by Susan Flantzer
Leopold I, King of the Belgians was born a Prince of the German Duchy of Saxe-Coburg-Saalfeld on December 16, 1790 at Ehrenburg Palace in Coburg (now in Bavaria, Germany). He was the youngest surviving son of Franz Friedrich Anton, Duke of Saxe-Coburg-Saalfeld and Augusta Reuss of Ebersdorf. Among his siblings was the mother of Queen Victoria and the father of Prince Albert, Queen Victoria’s husband. In 1826, during the reign of his brother Ernst I, Saxe-Coburg acquired the city of Gotha from the neighboring Duchy of Saxe-Gotha-Altenburg and gave up Saalfeld to Saxe-Meiningen, thereby becoming Saxe-Coburg-Gotha.
Leopold had nine siblings and seven of them survived childhood:
- Sophie (1778 – 1835), married 1804 Emmanuel, Count von Mensdorff-Pouilly, had six sons
- Antoinette (1779 – 1824), married 1798 Alexander of Württemberg, had four sons and one daughter
- Juliane (Grand Duchess Anna Feodorovna after marriage) (1781 – 1860), married 1796 to Grand Duke Constantine Pavlovich of Russia, no issue, marriage annulled in 1820; had two illegitimate children
- Stillborn son 1782
- Ernst I, Duke of Saxe-Coburg-Gotha (1784 – 1844), married (1) 1817 Princess Louise of Saxe-Gotha-Altenburg, had two sons, Ernst II, Duke of Saxe-Coburg and Gotha and Prince Albert, the husband of Queen Victoria; married (2) 1832 Duchess Marie of Württemberg, daughter of his sister Antoinette, no issue; had three illegitimate children
- Ferdinand (1785 – 1851), married 1815 to Princess Maria Antonia Koháry, had three sons and one daughter including King Ferdinand II of Portugal and Victoria, Duchess of Nemours; was the grandfather of Tsar Ferdinand I of Bulgaria
- Victoria (1786 – 1861), married 1818 to Prince Edward, Duke of Kent, had one child Queen Victoria
- Marianne Charlotte (1788 – 1794)
- Franz Maximilian Ludwig (1792 – 1793)
Due to the marriage of his sister Juliane to Grand Duke Constantine Pavlovich of Russia, Leopold, at the age of five, received the honorary rank of Colonel of the Izmaylovsky Regiment, part of the Imperial Guard of the Imperial Russian Army. When the Duchy of Saxe-Coburg-Saalfeld was conquered in 1806 by Napoleon’s troops, Leopold went to Paris and became part of Napoleon’s court. He was offered the position of Adjutant by Emperor Napoleon, but he refused. In 1812, Leopold joined the Russian Imperial Army and was assigned to the staff of his brother-in-law Grand Duke Constantine Pavlovich. At the time, Russia was at war with France and Leopold fought against Napoleon’s army and distinguished himself at the Battle of Kulm leading the cuirassier division. In 1815, by the time of the final defeat of Napoleon at the Battle of Waterloo, Leopold was 25 and had reached the rank of Lieutenant General in the Imperial Russian Army.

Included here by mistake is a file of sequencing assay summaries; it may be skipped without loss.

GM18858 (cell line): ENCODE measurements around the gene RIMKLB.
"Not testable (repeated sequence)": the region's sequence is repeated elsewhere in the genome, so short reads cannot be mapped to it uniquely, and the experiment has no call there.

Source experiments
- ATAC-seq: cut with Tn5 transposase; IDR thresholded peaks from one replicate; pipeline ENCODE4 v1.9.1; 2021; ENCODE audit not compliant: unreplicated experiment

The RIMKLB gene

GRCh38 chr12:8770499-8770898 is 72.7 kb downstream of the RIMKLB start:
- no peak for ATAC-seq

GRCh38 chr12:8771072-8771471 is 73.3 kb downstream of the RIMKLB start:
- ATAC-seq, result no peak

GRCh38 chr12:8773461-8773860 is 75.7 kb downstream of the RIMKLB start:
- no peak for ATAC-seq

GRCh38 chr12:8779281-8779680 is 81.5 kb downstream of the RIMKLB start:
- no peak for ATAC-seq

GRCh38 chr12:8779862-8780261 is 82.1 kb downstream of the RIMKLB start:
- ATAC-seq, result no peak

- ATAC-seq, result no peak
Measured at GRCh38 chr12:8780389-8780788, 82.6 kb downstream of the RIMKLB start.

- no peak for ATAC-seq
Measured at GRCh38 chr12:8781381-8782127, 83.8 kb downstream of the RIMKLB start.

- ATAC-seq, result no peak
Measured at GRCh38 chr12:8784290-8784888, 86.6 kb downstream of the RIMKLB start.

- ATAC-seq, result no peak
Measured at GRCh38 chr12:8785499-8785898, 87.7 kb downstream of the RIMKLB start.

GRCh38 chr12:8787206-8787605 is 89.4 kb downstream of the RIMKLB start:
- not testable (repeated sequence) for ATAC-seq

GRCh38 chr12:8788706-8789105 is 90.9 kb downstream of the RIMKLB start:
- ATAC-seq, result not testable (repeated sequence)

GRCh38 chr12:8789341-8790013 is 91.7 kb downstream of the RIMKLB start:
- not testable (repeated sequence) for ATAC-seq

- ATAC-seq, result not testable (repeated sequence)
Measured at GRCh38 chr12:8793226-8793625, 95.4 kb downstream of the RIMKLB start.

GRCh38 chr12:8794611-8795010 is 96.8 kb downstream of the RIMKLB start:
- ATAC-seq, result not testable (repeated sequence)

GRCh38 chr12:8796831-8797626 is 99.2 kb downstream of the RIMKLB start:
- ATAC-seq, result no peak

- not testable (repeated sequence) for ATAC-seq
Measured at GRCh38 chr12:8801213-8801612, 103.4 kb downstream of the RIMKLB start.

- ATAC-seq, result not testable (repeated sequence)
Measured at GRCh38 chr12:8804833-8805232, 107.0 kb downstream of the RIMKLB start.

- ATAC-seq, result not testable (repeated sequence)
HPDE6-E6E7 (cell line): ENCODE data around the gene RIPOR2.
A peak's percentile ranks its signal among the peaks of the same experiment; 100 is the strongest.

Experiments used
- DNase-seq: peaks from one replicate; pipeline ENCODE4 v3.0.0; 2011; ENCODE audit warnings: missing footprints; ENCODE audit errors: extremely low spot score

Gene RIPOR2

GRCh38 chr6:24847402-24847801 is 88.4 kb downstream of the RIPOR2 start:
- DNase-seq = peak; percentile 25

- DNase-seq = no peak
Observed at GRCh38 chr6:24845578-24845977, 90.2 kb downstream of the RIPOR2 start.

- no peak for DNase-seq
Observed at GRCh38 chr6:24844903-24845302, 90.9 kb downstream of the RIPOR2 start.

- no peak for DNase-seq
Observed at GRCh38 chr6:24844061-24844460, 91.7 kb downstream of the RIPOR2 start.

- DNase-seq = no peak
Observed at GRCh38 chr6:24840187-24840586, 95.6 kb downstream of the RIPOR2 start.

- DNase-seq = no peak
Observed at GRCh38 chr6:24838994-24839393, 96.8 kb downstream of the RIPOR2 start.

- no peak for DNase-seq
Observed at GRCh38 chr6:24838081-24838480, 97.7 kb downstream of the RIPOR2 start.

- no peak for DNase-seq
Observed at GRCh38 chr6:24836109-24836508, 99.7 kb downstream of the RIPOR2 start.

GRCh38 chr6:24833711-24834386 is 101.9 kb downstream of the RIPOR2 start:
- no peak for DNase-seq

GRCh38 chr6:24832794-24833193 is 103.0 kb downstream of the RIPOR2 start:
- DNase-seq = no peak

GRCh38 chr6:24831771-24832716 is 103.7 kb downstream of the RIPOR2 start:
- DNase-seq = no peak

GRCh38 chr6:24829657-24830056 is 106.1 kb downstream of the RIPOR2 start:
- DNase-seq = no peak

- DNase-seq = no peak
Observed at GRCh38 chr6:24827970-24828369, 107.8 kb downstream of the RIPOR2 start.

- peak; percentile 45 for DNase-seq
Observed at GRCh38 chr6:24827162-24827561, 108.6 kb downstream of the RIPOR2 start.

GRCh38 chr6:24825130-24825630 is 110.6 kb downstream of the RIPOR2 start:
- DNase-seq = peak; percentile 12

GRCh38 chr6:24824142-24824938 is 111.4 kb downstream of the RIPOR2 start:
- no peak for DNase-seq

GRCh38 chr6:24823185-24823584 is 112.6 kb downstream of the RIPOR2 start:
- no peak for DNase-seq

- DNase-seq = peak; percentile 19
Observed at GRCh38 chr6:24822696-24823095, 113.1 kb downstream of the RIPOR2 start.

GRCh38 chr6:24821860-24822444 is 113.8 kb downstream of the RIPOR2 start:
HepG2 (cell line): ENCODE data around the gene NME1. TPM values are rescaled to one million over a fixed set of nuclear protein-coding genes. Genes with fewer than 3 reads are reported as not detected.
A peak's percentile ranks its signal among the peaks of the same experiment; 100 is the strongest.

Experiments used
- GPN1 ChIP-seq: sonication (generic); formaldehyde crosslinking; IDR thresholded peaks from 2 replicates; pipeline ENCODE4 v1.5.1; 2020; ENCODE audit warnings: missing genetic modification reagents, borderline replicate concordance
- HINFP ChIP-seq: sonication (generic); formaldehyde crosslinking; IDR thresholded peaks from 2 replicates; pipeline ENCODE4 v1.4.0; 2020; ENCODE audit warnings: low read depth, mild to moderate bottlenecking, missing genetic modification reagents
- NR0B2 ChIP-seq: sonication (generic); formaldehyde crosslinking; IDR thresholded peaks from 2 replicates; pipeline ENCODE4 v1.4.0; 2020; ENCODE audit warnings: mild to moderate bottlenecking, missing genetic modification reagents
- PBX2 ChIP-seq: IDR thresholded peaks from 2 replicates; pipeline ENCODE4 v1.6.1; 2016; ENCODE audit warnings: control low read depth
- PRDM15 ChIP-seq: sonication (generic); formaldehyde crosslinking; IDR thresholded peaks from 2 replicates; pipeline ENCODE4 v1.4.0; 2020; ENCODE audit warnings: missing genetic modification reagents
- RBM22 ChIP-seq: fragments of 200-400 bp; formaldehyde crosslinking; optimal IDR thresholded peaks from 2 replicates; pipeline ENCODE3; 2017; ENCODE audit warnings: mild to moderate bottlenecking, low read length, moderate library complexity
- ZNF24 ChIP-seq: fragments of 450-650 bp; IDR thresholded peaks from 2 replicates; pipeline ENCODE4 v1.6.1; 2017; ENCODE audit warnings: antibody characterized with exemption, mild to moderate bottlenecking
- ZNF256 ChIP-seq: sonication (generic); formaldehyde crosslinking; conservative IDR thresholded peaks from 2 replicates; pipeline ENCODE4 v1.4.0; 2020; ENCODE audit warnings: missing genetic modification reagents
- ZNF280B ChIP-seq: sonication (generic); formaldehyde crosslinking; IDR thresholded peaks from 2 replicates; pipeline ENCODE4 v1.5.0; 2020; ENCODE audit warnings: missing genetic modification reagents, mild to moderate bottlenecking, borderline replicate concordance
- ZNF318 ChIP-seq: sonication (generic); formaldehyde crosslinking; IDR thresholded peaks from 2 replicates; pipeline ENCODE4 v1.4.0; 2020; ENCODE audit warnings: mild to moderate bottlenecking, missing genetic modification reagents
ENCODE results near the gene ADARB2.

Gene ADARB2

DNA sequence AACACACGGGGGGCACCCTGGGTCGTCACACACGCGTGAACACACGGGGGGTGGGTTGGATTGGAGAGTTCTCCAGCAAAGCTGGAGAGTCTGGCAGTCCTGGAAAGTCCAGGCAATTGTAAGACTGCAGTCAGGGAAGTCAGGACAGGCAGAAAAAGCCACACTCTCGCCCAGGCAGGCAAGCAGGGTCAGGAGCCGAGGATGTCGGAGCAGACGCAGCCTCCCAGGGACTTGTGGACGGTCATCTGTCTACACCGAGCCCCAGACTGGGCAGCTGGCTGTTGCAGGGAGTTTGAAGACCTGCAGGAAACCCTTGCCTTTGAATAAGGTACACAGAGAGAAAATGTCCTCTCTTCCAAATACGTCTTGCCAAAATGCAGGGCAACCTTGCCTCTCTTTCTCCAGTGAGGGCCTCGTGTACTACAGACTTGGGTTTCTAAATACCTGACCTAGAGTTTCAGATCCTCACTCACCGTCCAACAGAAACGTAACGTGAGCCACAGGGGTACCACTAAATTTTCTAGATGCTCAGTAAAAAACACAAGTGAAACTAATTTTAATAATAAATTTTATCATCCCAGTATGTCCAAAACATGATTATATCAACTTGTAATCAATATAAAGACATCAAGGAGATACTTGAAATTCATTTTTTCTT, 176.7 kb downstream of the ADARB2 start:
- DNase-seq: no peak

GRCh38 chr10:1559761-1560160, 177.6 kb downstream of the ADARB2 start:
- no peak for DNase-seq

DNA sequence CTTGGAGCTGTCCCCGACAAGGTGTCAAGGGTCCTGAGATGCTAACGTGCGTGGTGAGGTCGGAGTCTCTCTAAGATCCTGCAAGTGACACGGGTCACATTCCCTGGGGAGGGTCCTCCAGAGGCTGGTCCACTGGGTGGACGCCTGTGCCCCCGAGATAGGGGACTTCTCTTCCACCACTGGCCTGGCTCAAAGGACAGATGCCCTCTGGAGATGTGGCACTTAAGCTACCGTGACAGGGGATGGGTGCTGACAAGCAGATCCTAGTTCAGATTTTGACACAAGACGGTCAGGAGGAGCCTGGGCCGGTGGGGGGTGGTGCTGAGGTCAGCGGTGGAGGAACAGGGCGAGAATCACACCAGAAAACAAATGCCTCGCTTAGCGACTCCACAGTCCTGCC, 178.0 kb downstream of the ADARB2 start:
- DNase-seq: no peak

In 1814, at a party at the Pulteney Hotel in London, Leopold met Princess Charlotte of Wales, the only child of George, Prince of Wales (the future King George IV). Charlotte was second in the line of succession to the British throne and assuredly would succeed her father on the throne. Charlotte invited Leopold to call on her, and he did, remaining for 45 minutes, and then writing a letter to Charlotte’s father apologizing for any indiscretion. This letter impressed George very much, although he did not consider the impoverished Leopold as a possible husband for his daughter.
Charlotte’s father and his advisers had selected William, Hereditary Prince of Orange, son and heir-apparent of Prince William VI of Orange, as her future husband. Charlotte was not impressed with William at all and now had in her mind that Leopold would be her husband. Her father refused to give up hope that Charlotte would agree to marry the Dutch Prince. However, Charlotte wrote, “No arguments, no threats, shall ever bend me to marry this detested Dutchman.” In January of 1816, Charlotte made a desperate plea to her father to allow her to marry Leopold. Leopold came to England in February of 1816 to be interviewed by the Prince of Wales, who was impressed with Leopold and agreed to the marriage. On March 14, 1816, an announcement was made in the House of Commons that Charlotte and Leopold were to marry. Parliament voted Leopold £50,000 per year, purchased Claremont House for the couple and allowed them a generous single payment to set up house.